The targeted trades training fund has been applauded by the industry for helping workers get into jobs and keeping the economy moving.
Apprenticeships across all industries will be fully subsidised in a bid to bolster employment prospects.
The Targeted Training and Apprenticeships Fund will pay the tuition costs of people of any age who sign up for vocational training.
In some cases, apprentices and trainees could save as much as $6500 for each year of learning.
Jeremy Buck was in his mid-20s, working a desk job for a charity, when he took a punt on a career change. Now 32, he is a fully qualified builder and thrilled he made the switch.
"I'm really pleased. I wanted to do something more practical, outside, and having skills that I could use in my personal life, on DIY projects or building my own house one day," Buck said.
Now retraining might be an option for others, with the added sweetener of no fees.
For those whose future might be uncertain in their current industry, "building could well be a good future", Buck said.
Training group Building and Construction Industry chief executive Warwick Quinn said this policy would play a critical role in getting people earning money again and the economy moving.
"Having access to training that's free, quick and available is key to making sure people stay in work for as long as possible or have a very short time out of work while they're having to upskill," he said.
It is not only for builders. Apprenticeships in all industries and a range of other vocational courses are covered - all free from next month until the end of 2022.
The government is targeting areas where there are good job prospects, with $320 million allocated to the scheme.
The Manukau Institute of Technology is expecting at least a 10 per cent increase in enrolments. Chief executive Gus Gilmore knows the cost of courses does stop some prospective students.
"It will be very attractive for all of those employees who've been made redundant or displaced," Gilmore said.
"To enable them to get straight back into some retraining, so that they can move into sectors where there are jobs and career prospects - it just removes a barrier for these folks who find themselves in an unfortunate situation through no fault of their own."
The dairy industry is encouraging local trainees and entrants into the sector, deprived of foreign labour with the borders closed.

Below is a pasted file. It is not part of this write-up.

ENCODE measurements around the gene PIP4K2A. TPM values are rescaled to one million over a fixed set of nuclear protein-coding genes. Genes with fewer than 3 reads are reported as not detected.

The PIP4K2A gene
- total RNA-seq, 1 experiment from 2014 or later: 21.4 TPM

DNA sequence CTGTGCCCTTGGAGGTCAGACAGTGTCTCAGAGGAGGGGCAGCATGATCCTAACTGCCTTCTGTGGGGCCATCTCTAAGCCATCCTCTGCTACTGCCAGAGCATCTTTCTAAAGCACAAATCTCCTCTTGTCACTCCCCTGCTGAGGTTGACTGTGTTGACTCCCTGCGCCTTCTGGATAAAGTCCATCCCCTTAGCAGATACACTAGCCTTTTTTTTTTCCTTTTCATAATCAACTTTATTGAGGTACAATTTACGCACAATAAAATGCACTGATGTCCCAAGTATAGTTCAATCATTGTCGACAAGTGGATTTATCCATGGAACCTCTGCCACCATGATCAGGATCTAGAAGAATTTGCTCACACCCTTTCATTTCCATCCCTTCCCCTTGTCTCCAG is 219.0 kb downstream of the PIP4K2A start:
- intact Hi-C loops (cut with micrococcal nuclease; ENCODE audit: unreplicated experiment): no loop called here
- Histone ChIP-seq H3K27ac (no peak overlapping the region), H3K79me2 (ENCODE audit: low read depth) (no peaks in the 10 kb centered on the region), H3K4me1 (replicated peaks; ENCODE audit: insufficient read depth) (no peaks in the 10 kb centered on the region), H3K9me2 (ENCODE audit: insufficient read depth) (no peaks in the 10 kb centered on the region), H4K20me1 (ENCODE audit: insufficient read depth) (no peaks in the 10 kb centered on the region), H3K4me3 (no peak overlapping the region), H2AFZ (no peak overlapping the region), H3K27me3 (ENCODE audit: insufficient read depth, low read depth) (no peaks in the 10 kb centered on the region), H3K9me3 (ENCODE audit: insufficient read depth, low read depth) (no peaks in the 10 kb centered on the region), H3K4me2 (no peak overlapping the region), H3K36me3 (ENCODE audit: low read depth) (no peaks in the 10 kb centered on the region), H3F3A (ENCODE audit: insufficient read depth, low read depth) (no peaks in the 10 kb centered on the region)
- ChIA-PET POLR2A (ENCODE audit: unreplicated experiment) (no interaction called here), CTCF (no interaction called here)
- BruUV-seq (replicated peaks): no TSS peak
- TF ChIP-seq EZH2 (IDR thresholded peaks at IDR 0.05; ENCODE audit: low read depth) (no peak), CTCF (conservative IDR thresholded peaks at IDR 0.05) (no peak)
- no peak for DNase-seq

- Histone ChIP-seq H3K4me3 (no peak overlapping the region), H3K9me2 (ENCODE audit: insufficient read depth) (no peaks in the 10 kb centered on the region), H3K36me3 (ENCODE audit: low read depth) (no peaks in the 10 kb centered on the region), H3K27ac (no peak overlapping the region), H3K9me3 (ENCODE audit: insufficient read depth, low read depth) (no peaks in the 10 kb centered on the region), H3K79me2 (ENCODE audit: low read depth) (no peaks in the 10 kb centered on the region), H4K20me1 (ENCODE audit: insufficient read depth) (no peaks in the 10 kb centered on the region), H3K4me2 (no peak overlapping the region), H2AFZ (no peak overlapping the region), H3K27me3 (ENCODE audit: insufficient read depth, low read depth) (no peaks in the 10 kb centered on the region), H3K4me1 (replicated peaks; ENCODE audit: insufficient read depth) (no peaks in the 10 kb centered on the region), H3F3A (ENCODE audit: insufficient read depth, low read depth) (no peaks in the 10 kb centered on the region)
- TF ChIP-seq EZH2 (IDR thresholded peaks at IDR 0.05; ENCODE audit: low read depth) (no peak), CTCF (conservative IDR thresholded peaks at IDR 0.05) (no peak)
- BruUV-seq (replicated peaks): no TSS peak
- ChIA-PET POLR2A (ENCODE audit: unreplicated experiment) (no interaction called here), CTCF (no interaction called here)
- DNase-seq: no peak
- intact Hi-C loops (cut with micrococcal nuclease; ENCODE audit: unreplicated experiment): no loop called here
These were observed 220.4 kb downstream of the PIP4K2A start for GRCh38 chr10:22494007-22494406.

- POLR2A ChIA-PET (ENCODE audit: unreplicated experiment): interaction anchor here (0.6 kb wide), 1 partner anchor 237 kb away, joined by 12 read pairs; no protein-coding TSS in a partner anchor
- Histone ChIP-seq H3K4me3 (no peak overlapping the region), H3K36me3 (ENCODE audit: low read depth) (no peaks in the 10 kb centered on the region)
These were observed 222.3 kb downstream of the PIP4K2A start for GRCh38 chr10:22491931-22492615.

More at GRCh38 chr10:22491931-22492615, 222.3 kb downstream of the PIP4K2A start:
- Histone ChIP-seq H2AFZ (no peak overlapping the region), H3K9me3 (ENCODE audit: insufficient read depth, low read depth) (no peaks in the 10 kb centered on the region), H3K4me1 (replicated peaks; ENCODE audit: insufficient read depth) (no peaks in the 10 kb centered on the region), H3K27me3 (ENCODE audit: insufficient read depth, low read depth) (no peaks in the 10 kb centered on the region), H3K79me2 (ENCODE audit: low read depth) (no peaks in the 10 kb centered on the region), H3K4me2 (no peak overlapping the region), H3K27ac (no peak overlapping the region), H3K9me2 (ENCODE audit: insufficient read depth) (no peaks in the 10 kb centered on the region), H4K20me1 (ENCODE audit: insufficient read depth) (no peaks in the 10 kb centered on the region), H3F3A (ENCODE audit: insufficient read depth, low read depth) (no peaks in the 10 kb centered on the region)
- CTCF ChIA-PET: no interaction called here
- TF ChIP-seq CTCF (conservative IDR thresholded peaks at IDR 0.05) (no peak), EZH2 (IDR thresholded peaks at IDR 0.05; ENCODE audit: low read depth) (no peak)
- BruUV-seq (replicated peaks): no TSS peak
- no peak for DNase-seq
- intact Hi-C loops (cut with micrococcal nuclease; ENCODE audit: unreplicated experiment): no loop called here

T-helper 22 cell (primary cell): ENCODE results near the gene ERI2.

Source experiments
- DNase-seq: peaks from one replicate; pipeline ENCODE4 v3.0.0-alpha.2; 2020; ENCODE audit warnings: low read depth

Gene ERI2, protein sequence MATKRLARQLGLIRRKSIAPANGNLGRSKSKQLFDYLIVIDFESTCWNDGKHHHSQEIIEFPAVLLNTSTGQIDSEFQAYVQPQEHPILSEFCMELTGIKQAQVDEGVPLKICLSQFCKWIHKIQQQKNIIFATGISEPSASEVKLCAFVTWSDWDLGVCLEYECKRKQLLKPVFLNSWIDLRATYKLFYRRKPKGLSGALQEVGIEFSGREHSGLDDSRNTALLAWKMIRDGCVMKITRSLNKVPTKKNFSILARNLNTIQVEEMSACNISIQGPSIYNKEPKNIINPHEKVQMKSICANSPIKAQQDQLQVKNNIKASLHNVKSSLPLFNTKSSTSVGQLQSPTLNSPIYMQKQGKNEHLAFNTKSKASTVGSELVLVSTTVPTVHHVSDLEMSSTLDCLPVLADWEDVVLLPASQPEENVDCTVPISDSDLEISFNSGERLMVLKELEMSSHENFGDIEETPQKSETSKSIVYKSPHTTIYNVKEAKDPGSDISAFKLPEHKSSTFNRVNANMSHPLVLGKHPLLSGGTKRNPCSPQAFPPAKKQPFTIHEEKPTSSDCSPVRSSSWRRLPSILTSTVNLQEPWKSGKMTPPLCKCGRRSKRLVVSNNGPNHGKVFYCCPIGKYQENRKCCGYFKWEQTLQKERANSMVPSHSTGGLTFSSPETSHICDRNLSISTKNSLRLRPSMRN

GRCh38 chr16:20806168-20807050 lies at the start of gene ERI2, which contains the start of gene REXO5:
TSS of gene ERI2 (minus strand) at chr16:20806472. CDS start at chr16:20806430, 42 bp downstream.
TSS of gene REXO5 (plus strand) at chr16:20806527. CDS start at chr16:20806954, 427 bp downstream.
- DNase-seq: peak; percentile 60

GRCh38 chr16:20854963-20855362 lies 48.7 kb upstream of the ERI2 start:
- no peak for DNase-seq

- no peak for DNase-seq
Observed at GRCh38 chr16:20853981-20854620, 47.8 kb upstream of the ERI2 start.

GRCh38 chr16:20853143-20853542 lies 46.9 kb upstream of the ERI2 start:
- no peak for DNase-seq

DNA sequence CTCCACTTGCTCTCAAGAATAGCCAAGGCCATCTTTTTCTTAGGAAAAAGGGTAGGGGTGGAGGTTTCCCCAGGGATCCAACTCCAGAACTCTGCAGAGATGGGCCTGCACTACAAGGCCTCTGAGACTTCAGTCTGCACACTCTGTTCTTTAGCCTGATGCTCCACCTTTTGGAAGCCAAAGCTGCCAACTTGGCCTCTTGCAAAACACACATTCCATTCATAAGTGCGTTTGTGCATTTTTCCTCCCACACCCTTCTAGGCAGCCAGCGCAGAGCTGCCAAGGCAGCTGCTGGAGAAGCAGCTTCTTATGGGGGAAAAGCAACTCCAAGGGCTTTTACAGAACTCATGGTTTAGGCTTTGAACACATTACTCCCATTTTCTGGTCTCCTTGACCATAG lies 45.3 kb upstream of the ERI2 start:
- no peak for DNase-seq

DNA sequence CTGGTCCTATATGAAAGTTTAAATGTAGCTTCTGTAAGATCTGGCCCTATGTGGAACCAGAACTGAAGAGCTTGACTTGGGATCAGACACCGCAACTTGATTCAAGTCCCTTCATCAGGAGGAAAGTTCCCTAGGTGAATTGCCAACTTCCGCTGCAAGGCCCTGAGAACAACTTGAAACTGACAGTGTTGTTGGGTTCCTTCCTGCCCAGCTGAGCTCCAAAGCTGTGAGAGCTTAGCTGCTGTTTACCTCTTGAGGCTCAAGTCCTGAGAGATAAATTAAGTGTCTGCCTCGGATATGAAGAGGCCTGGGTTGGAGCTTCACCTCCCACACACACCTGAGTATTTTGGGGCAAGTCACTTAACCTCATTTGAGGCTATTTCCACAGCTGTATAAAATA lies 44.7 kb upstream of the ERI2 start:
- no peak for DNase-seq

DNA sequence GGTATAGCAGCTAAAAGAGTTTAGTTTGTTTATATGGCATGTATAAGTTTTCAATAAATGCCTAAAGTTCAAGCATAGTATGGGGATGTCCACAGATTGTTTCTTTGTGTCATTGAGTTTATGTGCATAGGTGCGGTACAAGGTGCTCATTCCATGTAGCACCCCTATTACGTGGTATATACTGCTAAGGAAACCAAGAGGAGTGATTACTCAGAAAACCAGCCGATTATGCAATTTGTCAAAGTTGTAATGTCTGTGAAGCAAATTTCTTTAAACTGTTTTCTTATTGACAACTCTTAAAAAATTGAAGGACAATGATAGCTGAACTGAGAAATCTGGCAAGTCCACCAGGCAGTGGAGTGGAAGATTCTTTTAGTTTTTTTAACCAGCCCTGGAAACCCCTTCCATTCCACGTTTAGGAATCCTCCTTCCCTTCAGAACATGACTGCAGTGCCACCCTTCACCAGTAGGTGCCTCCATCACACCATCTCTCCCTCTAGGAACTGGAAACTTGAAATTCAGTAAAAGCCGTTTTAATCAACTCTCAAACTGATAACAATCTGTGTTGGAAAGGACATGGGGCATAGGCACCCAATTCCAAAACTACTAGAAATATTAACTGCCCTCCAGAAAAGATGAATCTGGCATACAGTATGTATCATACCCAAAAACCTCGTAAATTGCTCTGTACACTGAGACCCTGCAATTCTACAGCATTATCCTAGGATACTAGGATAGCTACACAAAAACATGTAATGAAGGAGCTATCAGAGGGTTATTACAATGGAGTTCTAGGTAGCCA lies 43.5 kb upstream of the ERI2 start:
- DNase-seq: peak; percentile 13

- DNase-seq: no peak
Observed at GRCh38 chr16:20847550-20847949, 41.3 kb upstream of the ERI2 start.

Federated Farmers board member Chris Lewis encouraged skilled workers to jump at the opportunity because there was a labour shortage currently, just weeks out from calving season.
"Put your application in at the right time and you might find your secure job very quickly. If you're in desperate need for a job and you've got a trade that's practical, you'll probably find that doors open very quickly for you."
Training for some community support work is also funded, including youth and elderly care, and mental health and addiction support.
Mental health not-for-profit Changing Minds chief experience officer Taimi Allan is thrilled the government has recognised the value of the sector, especially as it too is in need of staff.
She said they were after trained workers with lived experience of mental health issues.
"People who have been there, done that, and help other people through it. What we've found historically is that those are the people who are most likely to bring some benefits to this industry but the least likely to afford the training needed to go into it."
The government said it would review the eligible courses before 2021.
"We know as a result of Covid-19, many New Zealanders will be looking to retrain and employers in key sectors will need more skilled people," Minister of Education Chris Hipkins said.
Apprentices and learners whose courses started earlier in the year but continue beyond July 1 will be eligible for a partial refund.